People + Places = Possibility: Sorting Out The Implementation Needs Of Transit Communities
Doing more with less. This is the new reality for cash strapped local and regional agencies across the country striving to provide high quality transit service while fostering more livable communities in the form of transit-oriented development (TOD). This same challenge presents an opportunity for cities and regions to refocus attention on existing transit infrastructure and established urban districts and neighborhoods.
For nearly a decade, Reconnecting America and the Center for Transit-Oriented Development (CTOD) have been developing tools to help regional and local stakeholders more efficiently coordinate and optimize their TOD opportunities. Today, CTOD is working with partners in four regions – Seattle, WA; Pittsburgh, PA; Boston, MA; and Washington, DC – to test a new performance-based tool that can help TOD stakeholders coordinate infrastructure, market-based real estate, community development and affordable housing investments across an entire transit system. Our new innovative tool builds on work with partners in Portland, OR, and the Central Maryland (Baltimore) regions to create a quantitative approach with two components: Places — the built environment — and People — the social environment).
Behind Places and People is the understanding that successful TOD requires investments in both the built environment and those who inhabit it. We need to improve our urban form and catalyze investment in new development (Places) in order to increase access to viable transportation alternatives such as transit, walking, and biking. But simultaneously, we need to understand who lives in our transit communities today (People) to ensure that investments in community engagement, workforce development and mixed-income housing production and preservation are improving the lives of local residents, and enabling them to continue to thrive in communities near transit. By combining Places with People, this approach can help advance regional economic, environmental and equity objectives through transit-centered communities that provide greater access to opportunity for all.
CTOD’s Places approach measures the readiness of transit station areas and corridors to support transportation choices and catalytic development investments based on an evaluation of existing transit-orientation and market potential. These two factors are overlaid on a grid to offer a comprehensive view of the physical context of station areas. When working in a transit system or region with 10, 20, or even 70 stations, this approach is a good way to quickly sort out the relative needs of different places. If a station area has a strong real estate market but urban form that is inadequate to support transit use, that station could be a high priority for implementation activities that leverage new development such as sidewalks, bikeways and walkable retail and services to enhance its transit orientation. In contrast, if a station area has a lukewarm market but strong urban form, catalytic public investments should be targeted to help trigger the market to build more densely over time.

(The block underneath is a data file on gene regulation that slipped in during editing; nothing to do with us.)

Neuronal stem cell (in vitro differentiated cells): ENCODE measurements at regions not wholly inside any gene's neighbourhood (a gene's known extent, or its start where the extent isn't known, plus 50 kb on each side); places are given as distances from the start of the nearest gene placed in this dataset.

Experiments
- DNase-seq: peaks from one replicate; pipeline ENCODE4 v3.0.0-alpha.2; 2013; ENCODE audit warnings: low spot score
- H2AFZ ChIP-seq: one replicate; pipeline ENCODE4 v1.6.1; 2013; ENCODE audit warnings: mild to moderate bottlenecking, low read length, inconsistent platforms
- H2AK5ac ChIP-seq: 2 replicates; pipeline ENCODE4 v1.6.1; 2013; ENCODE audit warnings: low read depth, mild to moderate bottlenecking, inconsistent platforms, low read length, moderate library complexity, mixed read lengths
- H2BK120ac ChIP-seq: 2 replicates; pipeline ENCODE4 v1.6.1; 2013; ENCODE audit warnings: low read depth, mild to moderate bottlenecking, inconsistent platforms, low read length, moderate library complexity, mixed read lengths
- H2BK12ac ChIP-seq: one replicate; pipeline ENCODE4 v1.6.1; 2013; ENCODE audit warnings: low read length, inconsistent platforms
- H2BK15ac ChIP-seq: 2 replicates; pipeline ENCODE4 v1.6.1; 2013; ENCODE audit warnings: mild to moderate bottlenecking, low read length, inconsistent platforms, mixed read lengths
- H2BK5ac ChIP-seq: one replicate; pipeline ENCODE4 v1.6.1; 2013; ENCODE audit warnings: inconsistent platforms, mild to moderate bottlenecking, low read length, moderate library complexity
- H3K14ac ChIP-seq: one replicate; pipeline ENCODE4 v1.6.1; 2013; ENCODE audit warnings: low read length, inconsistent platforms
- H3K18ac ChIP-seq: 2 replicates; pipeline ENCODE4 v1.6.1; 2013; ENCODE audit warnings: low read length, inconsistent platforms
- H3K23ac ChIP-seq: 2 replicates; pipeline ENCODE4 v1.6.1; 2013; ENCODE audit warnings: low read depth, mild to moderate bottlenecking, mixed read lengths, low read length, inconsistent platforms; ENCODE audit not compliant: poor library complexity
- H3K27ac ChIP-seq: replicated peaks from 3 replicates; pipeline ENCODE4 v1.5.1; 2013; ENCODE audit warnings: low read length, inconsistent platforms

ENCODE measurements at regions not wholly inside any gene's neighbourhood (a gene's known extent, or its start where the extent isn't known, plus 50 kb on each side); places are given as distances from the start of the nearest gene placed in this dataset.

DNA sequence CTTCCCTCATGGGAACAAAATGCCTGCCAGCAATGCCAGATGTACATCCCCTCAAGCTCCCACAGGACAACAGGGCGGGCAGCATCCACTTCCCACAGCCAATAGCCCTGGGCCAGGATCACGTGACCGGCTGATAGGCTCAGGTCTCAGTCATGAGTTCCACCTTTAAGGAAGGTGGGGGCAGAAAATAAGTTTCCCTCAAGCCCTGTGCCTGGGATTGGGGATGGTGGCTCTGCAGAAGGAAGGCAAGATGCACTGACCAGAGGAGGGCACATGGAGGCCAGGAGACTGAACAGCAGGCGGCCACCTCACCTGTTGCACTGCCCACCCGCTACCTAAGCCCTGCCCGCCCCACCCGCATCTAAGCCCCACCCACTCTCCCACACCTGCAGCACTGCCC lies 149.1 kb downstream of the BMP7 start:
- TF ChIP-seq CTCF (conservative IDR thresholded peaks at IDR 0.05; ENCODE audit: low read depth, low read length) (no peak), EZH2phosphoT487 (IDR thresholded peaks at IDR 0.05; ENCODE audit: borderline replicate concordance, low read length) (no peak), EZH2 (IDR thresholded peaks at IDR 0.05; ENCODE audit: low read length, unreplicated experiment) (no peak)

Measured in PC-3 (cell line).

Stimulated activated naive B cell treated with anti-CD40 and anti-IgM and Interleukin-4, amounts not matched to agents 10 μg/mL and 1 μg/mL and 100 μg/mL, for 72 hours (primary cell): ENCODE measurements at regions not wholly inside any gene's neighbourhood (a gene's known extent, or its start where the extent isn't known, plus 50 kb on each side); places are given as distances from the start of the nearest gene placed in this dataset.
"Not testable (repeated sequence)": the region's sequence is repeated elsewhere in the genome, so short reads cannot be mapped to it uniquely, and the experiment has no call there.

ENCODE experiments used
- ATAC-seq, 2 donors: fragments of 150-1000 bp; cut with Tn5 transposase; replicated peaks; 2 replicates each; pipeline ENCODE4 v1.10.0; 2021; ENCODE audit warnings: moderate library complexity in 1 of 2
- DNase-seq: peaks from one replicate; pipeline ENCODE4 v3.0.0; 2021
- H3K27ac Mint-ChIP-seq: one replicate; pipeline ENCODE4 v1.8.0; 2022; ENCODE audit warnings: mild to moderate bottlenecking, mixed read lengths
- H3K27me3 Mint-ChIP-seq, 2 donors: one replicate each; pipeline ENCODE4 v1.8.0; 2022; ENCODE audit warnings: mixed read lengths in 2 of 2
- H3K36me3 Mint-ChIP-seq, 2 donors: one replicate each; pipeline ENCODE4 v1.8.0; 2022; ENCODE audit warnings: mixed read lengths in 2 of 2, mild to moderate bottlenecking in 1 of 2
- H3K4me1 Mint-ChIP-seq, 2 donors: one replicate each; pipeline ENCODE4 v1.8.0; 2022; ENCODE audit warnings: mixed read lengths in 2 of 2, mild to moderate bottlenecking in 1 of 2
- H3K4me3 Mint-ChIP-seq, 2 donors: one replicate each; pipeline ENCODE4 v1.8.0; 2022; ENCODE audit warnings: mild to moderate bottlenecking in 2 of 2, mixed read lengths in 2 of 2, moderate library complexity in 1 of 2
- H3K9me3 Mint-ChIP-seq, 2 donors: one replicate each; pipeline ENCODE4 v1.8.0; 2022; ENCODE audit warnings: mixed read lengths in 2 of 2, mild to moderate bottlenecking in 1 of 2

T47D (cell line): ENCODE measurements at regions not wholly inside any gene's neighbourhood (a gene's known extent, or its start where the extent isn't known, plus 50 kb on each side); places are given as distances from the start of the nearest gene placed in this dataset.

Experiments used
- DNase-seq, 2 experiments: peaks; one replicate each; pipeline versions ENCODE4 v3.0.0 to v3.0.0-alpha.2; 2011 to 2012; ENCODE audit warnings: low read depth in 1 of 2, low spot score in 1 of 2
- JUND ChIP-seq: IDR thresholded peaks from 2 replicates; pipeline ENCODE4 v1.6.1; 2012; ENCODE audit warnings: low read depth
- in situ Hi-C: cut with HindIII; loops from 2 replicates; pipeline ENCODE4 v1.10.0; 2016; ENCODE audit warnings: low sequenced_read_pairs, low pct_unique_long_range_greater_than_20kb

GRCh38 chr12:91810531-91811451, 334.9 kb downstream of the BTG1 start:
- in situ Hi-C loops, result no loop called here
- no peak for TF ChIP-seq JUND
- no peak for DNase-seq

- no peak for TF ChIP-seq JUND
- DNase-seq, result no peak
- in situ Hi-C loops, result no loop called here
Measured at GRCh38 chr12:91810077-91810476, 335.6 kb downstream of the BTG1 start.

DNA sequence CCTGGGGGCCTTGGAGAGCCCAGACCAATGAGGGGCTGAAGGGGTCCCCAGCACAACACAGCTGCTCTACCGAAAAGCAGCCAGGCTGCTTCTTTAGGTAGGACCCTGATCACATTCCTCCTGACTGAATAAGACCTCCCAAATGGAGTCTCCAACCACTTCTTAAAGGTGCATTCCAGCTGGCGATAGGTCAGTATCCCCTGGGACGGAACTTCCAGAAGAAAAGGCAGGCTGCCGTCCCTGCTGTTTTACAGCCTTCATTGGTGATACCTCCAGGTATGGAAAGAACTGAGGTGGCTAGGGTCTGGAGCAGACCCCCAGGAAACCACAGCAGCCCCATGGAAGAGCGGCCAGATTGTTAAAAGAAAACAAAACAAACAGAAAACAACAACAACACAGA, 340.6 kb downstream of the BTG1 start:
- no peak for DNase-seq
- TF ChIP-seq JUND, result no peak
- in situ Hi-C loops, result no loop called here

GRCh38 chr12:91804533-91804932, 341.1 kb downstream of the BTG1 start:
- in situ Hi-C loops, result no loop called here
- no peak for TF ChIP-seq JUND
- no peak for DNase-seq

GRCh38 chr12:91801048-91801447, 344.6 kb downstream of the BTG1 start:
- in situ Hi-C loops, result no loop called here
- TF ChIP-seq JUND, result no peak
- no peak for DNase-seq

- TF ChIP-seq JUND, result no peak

This quantitative model can include many variables. The transit orientation index combines variables that have a proven effect on reducing vehicle miles traveled: walkable blocks, high-density housing or jobs, mix of uses and proximity to job centers. The market potential index can combine any number of variables available locally: recent sales transactions, assessed land values or even – in the case of Pittsburgh – the capacity of community-based organizations to secure financing through programs such as New Markets Tax Credits. CTOD has developed a flexible approach that can be tailored to the needs and data availability in each region.
CTOD’s People approach evaluates the susceptibility of neighborhoods to change over time, with an emphasis on identifying areas that could experience rapid gentrification or, conversely, increasing disinvestment. Based on Professor Karen Chapple’s research at the University of California, Berkeley, Center for Community Innovation, the approach looks at both change over time using the 2000 to 2010 demographic data available in the CTOD database (toddata.cnt.org), and susceptibility to future change using variables such as tenure, incomes, educational attainment, household type and potential for transit or other investments to change market strength. Whereas the Places approach combines its variables into an index, CTOD’s People approach suggests evaluating each of these variables independently and seeing how they relate to one another in order to understand susceptibility to change.
In the Puget Sound region, the People approach also incorporates opportunity mapping completed by Ohio State University’s Kirwan Institute for the Study of Race and Ethnicity in support of the region’s Growing Transit Communities HUD regional planning grant initiative. Puget Sound stakeholders will be able to overlay the information described above with measurements of the health, education and employment opportunities found in each community.
Ultimately, this approach helps cities or regions strategically identify the broad implementation needs of a transit community, without breaking the bank on costly station area plans. This systemwide approach informs and sets the table for local planning and implementation efforts. It allows regions to “do more with less” by targeting funding for places that can truly benefit from investments; coordinating across the public, private and philanthropic sectors; and prioritizing activities that can best capture the untapped value of transit. In the long term, this systematic approach will foster critical conversations about the policy priorities and programmatic changes needed at the state, regional, citywide and community scales.